Oliver Edwards ‘06 Joins IPEC Patent Section Clinic

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Maryland Carey Law’s Intellectual Property Program is pleased to announce that alumnus Oliver Edwards ‘06 will be joining the Intellectual Property and Entrepreneurship Clinic as a Clinical Law Instructor specializing in patent law.

Edwards joins Law School Professor and Director of the Intellectual Property Law Program, Patricia Campbell, and Clinical Law Instructor, Katherine Taylor, to offer students opportunities to help local businesses and entrepreneurs while gaining invaluable legal training in the areas of patents, trademarks, copyright, and other business matters.

Like many attorneys in patent law, Edwards is a second-career legal professional, having worked as an engineer at the U.S. Department of Defense after obtaining dual degrees in electrical engineering and computer engineering from the University of Missouri-Columbia. Starting in the school’s evening program and transitioning to the day program for his final year, Edwards earned his J.D. in 2006. After graduation, he worked at a well-regarded mid-sized IP boutique law firm and later spun up his own practice which he has continued up to his appointment as clinical law instructor.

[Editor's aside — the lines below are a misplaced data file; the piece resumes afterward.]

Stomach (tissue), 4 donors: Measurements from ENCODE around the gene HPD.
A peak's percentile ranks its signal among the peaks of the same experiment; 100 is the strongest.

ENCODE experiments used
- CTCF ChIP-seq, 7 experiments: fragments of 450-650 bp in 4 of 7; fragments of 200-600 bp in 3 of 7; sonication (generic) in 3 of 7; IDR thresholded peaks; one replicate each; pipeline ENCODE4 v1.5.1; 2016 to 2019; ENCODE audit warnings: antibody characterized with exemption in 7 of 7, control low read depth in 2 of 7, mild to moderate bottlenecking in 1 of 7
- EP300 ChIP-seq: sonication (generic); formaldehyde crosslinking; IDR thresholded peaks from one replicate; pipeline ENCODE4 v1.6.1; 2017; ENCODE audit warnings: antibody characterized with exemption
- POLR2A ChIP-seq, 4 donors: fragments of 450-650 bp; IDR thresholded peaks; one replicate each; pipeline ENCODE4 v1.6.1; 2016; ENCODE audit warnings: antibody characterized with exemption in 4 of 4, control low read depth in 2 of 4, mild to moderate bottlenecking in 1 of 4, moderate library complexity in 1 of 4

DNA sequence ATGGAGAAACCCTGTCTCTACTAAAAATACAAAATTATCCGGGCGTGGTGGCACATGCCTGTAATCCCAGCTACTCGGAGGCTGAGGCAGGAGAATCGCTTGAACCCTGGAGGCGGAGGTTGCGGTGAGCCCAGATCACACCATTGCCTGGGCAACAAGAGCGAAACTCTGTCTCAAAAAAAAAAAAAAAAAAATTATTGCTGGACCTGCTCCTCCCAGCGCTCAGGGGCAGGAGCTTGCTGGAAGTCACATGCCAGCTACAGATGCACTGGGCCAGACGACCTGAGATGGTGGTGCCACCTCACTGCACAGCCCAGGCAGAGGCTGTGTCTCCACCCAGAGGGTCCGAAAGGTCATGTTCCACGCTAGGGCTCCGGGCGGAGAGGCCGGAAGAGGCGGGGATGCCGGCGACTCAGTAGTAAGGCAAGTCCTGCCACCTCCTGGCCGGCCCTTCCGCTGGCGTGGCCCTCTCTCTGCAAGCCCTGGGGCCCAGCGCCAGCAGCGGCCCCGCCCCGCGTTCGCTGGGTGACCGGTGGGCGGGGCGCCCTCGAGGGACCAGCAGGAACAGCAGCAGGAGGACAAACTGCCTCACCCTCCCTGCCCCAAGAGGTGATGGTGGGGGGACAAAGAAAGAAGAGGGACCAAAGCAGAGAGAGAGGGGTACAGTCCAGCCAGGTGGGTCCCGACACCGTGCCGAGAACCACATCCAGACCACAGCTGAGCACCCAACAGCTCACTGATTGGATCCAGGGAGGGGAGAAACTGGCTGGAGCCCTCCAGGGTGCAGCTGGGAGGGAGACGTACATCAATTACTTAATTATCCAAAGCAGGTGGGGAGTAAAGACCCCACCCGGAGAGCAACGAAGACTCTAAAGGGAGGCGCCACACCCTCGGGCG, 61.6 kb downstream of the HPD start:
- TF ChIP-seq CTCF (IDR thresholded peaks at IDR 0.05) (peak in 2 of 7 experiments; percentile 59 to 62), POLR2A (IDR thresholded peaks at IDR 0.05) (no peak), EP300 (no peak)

“I’ve been looking for opportunities to use my knowledge and experience to serve the legal community and beyond,” Edwards explains. “Serving as a clinical law instructor in the Intellectual Property and Entrepreneurship Clinic is a perfect fit. I look forward to helping student attorneys provide top-notch work product for clinic clients and get solid experience working directly with those clients and the U.S. Patent and Trademark Office.”

Edwards says he was drawn to patent law because of his engineering background but has especially enjoyed helping innovators protect their rights in their inventions with the challenge of the dynamic nature of patent law and hopes to instill in students professional and personal pride in having had an attorney role in helping their client innovators with the patenting process and obtaining protection for their inventions.

Edwards has high expectations for what IPEC students should learn from a clinical law course.  “All IPEC student attorneys can expect to learn substantive patent law and some procedure as well. Those having a patent focus will have the additional benefit of experiential learning of prior art searching, application drafting, client counseling, and communication, using U.S. Patent and Trademark Office filing systems and resources, and working with patent examiners.” He continues, “And even though that experiential learning is at the front end of the patenting process, patent-focused student attorneys can expect to learn about the long arc of a patent’s lifetime with its many avenues for related properties, correction, challenges, and enforcement which affect front end prosecution and drafting decisions.”